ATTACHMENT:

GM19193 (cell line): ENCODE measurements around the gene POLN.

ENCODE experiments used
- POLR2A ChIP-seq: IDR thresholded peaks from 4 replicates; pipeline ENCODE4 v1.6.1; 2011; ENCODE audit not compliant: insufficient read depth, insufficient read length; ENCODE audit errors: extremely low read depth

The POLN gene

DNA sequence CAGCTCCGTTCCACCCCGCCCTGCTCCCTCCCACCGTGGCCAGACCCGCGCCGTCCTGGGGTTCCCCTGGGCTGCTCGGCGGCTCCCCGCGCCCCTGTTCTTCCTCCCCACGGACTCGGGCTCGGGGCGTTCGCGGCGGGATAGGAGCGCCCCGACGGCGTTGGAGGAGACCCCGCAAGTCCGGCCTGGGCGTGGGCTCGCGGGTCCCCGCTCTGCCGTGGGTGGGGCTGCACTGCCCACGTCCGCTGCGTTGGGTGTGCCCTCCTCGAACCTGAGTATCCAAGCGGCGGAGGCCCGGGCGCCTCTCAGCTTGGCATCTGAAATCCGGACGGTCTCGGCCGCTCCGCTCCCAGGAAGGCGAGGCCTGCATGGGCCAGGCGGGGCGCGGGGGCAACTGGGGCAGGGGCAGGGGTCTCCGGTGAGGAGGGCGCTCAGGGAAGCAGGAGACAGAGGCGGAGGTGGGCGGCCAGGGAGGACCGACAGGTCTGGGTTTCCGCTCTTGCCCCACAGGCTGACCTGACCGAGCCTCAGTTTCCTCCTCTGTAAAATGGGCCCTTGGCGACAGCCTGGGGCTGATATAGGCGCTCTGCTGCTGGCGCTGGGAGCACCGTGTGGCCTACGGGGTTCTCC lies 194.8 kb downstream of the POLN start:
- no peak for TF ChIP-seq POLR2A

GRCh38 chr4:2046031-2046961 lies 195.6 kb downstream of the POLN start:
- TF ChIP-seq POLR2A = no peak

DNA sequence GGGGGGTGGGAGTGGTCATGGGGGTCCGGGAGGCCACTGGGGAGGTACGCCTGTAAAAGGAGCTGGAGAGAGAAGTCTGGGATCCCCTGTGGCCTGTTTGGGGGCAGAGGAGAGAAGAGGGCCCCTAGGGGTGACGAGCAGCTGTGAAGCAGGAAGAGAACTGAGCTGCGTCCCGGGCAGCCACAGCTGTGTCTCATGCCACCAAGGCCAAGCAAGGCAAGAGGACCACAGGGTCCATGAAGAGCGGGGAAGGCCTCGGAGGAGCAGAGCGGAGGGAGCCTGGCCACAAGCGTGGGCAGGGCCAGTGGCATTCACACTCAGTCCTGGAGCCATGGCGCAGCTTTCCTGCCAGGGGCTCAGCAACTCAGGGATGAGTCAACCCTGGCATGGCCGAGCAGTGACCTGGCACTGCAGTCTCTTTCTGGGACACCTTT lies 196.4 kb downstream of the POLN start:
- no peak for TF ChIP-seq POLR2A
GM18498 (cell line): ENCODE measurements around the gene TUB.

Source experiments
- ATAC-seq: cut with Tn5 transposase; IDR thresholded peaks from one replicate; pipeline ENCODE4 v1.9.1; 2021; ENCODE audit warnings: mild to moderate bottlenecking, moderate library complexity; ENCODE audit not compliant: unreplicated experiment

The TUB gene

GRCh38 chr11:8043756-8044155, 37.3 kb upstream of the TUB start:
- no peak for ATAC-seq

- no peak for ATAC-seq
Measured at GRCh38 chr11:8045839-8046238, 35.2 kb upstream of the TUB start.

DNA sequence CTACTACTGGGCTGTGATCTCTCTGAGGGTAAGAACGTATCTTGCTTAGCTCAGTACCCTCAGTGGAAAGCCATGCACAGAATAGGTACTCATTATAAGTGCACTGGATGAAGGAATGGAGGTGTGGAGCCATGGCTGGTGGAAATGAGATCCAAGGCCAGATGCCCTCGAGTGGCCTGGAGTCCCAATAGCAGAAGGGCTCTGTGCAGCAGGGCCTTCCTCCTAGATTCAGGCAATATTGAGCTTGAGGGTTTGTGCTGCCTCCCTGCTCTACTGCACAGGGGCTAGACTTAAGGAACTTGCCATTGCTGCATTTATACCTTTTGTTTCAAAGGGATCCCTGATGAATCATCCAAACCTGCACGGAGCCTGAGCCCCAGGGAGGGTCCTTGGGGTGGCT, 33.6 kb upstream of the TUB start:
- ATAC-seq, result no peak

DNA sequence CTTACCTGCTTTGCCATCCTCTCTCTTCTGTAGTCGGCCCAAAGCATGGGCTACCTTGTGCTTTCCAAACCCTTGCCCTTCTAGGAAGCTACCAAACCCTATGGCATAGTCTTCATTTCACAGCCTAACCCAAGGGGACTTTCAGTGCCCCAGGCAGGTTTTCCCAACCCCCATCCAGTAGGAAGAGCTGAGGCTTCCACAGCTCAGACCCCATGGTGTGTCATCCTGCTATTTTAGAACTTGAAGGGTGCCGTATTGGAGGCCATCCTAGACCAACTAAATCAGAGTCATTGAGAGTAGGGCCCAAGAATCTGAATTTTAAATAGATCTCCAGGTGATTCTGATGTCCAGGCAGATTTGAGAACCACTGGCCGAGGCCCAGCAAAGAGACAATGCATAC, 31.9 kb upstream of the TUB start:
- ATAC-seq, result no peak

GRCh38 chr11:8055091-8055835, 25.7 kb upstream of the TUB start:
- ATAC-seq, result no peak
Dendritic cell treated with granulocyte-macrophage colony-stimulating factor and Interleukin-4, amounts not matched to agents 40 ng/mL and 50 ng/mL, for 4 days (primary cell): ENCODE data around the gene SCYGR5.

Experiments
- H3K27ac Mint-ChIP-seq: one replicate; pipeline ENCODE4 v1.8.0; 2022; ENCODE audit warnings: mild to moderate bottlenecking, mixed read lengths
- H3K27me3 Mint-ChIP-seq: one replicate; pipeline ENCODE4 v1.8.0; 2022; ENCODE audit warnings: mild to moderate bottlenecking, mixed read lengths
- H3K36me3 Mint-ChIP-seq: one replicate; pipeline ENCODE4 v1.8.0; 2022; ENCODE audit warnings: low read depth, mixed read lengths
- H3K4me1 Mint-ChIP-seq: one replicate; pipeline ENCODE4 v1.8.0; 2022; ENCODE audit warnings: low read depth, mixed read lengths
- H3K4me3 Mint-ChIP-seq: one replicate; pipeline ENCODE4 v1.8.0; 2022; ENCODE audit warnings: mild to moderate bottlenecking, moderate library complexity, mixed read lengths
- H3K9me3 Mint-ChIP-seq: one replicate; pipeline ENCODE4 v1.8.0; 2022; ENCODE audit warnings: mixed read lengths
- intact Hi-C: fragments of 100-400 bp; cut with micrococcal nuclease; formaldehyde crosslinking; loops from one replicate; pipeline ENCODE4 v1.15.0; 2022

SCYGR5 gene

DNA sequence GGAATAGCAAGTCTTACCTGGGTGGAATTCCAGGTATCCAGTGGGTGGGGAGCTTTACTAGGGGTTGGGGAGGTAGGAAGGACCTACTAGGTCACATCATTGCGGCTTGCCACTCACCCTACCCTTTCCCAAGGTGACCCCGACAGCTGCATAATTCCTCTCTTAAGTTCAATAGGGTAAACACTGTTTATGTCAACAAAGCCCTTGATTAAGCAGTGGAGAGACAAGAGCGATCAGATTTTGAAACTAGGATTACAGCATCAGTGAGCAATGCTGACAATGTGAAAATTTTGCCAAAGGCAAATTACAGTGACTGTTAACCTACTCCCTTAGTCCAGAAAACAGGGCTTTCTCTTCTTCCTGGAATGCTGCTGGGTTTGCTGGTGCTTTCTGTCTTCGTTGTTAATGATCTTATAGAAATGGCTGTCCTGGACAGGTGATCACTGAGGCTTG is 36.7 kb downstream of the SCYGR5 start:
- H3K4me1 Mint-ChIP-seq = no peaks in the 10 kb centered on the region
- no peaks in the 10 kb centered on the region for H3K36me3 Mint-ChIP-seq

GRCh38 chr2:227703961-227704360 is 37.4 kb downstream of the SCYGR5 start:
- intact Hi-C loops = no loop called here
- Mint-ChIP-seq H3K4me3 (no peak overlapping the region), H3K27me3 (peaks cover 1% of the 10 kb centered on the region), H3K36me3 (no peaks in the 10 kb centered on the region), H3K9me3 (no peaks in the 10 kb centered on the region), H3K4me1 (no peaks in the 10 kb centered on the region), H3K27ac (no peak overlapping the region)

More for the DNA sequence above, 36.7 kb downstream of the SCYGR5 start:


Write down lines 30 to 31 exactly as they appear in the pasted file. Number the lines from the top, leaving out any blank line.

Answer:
- H3K4me1 Mint-ChIP-seq: one replicate; pipeline ENCODE4 v1.8.0; 2022; ENCODE audit warnings: low read depth, mixed read lengths
- H3K4me3 Mint-ChIP-seq: one replicate; pipeline ENCODE4 v1.8.0; 2022; ENCODE audit warnings: mild to moderate bottlenecking, moderate library complexity, mixed read lengths